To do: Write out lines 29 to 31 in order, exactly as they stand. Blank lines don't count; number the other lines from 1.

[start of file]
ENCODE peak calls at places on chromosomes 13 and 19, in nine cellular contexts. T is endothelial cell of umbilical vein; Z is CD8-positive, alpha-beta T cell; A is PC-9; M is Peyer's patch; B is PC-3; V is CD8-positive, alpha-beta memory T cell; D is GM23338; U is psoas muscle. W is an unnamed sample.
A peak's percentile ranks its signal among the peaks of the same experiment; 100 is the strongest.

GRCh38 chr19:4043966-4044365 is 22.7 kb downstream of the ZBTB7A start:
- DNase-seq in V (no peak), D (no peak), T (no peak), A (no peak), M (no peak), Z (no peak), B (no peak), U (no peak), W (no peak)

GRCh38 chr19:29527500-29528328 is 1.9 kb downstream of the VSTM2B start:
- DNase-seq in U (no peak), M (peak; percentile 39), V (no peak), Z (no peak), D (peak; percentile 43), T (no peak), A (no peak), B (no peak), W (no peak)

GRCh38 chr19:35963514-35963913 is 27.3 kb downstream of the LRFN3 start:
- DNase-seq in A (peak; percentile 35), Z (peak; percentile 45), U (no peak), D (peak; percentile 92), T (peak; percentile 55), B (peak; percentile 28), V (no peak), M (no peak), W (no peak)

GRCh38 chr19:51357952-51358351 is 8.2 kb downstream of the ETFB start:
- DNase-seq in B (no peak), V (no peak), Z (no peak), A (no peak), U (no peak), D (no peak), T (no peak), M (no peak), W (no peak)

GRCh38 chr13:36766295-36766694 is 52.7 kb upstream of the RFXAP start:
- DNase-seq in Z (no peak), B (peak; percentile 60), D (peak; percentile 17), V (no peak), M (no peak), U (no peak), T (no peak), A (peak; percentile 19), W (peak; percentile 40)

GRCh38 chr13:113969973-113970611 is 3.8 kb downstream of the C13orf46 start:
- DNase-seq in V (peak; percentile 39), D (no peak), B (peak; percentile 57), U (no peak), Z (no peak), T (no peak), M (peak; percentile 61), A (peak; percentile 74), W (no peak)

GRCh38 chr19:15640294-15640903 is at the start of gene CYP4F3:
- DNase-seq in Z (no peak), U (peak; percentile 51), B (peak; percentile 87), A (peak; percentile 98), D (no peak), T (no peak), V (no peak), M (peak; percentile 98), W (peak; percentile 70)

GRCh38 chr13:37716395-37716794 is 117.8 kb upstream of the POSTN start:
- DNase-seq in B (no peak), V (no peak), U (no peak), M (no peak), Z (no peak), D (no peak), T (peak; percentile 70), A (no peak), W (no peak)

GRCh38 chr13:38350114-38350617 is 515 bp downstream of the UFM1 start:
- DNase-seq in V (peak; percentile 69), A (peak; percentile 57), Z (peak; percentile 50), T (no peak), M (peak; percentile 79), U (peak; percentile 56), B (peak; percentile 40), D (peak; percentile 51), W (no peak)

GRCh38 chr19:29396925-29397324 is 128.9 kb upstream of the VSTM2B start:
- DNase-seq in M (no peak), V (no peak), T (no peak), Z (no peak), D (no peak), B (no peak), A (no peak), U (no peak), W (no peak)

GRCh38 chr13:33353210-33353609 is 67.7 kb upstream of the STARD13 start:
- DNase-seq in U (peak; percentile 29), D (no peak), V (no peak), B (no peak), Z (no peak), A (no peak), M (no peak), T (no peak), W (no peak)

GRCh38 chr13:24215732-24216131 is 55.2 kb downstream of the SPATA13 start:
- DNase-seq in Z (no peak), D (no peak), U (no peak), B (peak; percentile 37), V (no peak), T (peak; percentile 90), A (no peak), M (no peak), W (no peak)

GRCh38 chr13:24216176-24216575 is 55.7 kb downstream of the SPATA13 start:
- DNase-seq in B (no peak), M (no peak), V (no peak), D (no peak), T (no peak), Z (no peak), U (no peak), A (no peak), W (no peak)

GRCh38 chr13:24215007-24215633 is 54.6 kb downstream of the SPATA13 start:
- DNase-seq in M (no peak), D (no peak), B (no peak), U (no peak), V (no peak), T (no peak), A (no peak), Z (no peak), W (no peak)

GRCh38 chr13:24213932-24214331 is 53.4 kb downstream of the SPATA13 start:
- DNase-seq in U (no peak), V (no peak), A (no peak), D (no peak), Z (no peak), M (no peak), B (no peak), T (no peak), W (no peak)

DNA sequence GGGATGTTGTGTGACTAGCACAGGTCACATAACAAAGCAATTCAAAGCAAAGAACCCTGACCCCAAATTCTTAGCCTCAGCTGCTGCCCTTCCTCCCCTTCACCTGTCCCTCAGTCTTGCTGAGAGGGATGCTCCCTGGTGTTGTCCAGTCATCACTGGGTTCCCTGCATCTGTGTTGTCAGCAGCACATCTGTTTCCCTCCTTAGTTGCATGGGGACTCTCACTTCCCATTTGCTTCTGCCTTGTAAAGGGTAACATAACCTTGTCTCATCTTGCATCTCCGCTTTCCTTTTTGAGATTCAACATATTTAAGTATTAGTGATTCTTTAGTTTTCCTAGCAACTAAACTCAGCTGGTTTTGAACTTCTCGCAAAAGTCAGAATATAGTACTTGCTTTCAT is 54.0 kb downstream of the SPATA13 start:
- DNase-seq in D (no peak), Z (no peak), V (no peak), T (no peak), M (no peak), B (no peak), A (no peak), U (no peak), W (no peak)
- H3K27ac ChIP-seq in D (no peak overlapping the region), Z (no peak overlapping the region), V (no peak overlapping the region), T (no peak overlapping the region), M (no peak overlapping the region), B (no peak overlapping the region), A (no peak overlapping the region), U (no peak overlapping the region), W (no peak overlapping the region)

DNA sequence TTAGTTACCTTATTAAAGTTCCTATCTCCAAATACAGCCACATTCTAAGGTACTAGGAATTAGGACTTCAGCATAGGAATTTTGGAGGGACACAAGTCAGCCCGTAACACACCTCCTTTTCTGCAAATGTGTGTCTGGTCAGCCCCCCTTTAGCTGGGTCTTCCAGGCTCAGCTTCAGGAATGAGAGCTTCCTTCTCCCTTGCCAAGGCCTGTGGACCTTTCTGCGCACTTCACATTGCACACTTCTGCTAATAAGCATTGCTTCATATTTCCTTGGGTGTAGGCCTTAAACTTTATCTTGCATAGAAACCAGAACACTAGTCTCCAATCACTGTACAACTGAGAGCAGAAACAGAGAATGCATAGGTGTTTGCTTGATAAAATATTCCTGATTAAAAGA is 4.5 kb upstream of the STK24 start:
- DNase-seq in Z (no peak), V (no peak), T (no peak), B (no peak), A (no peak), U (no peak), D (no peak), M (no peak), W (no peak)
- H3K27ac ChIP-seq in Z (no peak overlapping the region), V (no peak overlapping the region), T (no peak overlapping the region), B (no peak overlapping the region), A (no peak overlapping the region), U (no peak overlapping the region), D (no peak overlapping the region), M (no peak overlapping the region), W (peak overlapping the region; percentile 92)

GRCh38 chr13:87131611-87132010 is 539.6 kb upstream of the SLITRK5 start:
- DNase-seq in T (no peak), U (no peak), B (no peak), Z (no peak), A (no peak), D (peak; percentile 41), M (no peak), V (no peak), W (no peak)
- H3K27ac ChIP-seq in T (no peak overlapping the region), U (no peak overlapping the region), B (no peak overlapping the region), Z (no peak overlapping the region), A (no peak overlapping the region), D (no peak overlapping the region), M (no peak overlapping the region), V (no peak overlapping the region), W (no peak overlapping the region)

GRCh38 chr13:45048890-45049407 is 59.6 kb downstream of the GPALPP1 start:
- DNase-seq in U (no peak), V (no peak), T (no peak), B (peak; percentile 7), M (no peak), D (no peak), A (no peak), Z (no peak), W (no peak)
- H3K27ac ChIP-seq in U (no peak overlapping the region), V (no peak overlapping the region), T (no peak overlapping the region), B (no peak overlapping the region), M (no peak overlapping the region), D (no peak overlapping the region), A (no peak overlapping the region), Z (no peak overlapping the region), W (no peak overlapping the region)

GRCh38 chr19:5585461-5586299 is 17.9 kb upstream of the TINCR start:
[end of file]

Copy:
GRCh38 chr13:24215007-24215633 is 54.6 kb downstream of the SPATA13 start:
- DNase-seq in M (no peak), D (no peak), B (no peak), U (no peak), V (no peak), T (no peak), A (no peak), Z (no peak), W (no peak)

GRCh38 chr13:24213932-24214331 is 53.4 kb downstream of the SPATA13 start: